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The 223 Rule


English For Israel The 2 2 3 Rule

The 2 2 3 rule is essential when learning English grammar.


All languages speak in three tenses, the past, the present, and the future, but in English there are 24 tenses. 


The most commonly used verbs in the English language are to be, to have, and to do.


For the purposes of explaining the rule of 223 we will use the verb to be. 


  • Present tense: I am ( 2 words )

  • Past tense: I was ( 2 words )

  • Future tense: I will be ( 3 words )


In every language there are three ways to alter the meaning of sentences.


  1. By making the sentence into a question

  2. By making the sentence into a negative, and 

  3. By making the sentence into a negative question.


How to make a Question in English using the Rule of 223


To make a question in English - reverse the first two words. 

Present tense: I am ->  Am I ?

Past tense: I was -> Was I ?

Future tense: I will be -> Will I be ?


How to make a Negative in English using the Rule of 223


To make a negative - add the word NOT after the second word

Present tense: I am -> I am not

Past tense: I was -> I was not

Future tense: I will be -> I will not be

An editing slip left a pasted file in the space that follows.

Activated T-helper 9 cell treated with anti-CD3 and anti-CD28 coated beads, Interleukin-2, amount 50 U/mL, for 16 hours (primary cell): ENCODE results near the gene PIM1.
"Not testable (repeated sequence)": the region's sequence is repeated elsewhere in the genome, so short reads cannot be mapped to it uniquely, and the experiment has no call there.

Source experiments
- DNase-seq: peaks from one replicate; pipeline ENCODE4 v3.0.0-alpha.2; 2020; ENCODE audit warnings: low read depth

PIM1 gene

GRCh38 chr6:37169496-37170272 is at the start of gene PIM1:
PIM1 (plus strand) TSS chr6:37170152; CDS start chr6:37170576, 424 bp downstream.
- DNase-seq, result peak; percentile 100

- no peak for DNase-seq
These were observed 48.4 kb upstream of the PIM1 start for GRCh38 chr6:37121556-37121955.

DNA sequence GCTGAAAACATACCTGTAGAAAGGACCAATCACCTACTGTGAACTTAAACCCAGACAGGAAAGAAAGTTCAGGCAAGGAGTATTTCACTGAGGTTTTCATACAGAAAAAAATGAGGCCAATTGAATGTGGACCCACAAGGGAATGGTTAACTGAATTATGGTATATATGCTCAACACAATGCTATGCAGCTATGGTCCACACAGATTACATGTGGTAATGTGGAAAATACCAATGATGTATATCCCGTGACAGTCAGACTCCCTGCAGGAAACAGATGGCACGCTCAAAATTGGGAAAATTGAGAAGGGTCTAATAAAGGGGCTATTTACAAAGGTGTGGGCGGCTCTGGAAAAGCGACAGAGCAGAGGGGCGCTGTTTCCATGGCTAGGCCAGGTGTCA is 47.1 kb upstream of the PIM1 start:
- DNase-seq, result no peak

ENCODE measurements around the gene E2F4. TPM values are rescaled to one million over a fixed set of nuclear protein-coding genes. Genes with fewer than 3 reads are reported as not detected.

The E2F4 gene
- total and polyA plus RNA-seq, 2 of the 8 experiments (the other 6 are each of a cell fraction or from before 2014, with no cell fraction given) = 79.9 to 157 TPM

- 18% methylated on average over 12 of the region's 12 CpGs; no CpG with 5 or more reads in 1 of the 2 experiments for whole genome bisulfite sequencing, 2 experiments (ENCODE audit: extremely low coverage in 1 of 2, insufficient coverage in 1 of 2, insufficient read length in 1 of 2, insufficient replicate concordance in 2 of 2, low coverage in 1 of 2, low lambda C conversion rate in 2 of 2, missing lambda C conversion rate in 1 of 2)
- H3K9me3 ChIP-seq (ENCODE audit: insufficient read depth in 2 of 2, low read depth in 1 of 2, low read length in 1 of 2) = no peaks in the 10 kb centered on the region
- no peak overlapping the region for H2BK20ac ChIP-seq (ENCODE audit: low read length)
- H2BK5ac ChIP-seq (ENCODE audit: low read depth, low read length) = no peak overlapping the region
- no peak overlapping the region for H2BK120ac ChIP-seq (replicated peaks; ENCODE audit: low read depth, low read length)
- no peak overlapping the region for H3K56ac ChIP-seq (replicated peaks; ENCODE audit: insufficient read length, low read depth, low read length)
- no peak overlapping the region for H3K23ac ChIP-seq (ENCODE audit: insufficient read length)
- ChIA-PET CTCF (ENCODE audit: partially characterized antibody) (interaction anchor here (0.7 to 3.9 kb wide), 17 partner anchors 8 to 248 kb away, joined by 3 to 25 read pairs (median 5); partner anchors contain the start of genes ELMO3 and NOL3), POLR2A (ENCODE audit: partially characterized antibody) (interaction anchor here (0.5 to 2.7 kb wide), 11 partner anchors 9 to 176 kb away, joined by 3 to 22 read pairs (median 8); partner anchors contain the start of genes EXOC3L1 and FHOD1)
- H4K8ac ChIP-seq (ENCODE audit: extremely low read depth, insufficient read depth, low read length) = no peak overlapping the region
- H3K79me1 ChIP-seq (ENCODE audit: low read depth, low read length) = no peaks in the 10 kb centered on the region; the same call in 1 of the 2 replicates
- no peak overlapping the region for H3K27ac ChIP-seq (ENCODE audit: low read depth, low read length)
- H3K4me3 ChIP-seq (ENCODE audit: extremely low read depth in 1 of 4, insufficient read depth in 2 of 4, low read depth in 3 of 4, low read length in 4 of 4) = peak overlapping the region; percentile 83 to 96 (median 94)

How to make a Negative Question in English using the Rule of 223


To make a negative question - first make a question by reversing the first two words and then add the word not 

Present tense: I am -> Am I not ?

Past tense: I was -> Was I not ?

Future tense: I will be -> Will I not be ?


The rule of 223 applies to all English grammar except when using the simple tense of the verb. 


Now let's look as an example, at the verb to go in the past and the future.


In the simple past tense of the verb to go, we say I went, but we can also say

I did go, I was going, or I could have been going.


The rule of 223 applies when making questions and negative questions.


Did I go ? Was I going ? Could I be going ?

I did not go. I could not be going.

Did I not go ? Could I not be going ?


In the simple future, we say I will go, but we can also say

I will be going, I may go, I could be going.


The rule of 223 applies when making questions and negative questions.


Will I be going ? May I go ? Could I be going ?

I will not be going. I may not be going. I could not be going.

Will I not be going ? May I not be going ? Could I not be going ?


All English grammar tenses all revolve around time.


When using the past simple tense and the future simple tense the implied meaning is that you have finished whatever you are, were, or will be doing.


Using the rule of 223 will help you speak better English, and native English speakers won't see you as a foreigner.

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